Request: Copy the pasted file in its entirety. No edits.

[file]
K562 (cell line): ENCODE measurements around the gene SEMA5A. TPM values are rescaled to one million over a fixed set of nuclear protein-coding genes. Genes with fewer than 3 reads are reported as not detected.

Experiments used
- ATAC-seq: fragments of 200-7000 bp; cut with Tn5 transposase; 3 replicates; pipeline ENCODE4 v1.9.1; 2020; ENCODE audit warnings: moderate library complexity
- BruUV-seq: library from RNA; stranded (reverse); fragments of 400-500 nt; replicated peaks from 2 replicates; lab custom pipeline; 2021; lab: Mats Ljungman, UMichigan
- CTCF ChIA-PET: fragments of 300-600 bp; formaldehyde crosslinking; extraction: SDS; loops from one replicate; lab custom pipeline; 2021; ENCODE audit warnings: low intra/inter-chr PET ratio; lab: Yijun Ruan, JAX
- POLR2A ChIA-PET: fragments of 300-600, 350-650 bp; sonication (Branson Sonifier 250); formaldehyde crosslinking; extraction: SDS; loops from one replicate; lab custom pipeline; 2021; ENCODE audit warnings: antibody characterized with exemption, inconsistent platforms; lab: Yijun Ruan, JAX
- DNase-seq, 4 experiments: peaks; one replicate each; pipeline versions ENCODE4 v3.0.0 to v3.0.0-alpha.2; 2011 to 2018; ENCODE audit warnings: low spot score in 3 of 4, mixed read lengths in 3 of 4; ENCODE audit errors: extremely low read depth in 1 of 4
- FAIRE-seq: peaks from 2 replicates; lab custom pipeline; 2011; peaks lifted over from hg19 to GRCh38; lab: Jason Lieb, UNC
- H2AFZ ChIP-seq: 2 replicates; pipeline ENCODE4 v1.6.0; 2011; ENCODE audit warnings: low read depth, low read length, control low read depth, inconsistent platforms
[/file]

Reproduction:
K562 (cell line): ENCODE measurements around the gene SEMA5A. TPM values are rescaled to one million over a fixed set of nuclear protein-coding genes. Genes with fewer than 3 reads are reported as not detected.

Experiments used
- ATAC-seq: fragments of 200-7000 bp; cut with Tn5 transposase; 3 replicates; pipeline ENCODE4 v1.9.1; 2020; ENCODE audit warnings: moderate library complexity
- BruUV-seq: library from RNA; stranded (reverse); fragments of 400-500 nt; replicated peaks from 2 replicates; lab custom pipeline; 2021; lab: Mats Ljungman, UMichigan
- CTCF ChIA-PET: fragments of 300-600 bp; formaldehyde crosslinking; extraction: SDS; loops from one replicate; lab custom pipeline; 2021; ENCODE audit warnings: low intra/inter-chr PET ratio; lab: Yijun Ruan, JAX
- POLR2A ChIA-PET: fragments of 300-600, 350-650 bp; sonication (Branson Sonifier 250); formaldehyde crosslinking; extraction: SDS; loops from one replicate; lab custom pipeline; 2021; ENCODE audit warnings: antibody characterized with exemption, inconsistent platforms; lab: Yijun Ruan, JAX
- DNase-seq, 4 experiments: peaks; one replicate each; pipeline versions ENCODE4 v3.0.0 to v3.0.0-alpha.2; 2011 to 2018; ENCODE audit warnings: low spot score in 3 of 4, mixed read lengths in 3 of 4; ENCODE audit errors: extremely low read depth in 1 of 4
- FAIRE-seq: peaks from 2 replicates; lab custom pipeline; 2011; peaks lifted over from hg19 to GRCh38; lab: Jason Lieb, UNC
- H2AFZ ChIP-seq: 2 replicates; pipeline ENCODE4 v1.6.0; 2011; ENCODE audit warnings: low read depth, low read length, control low read depth, inconsistent platforms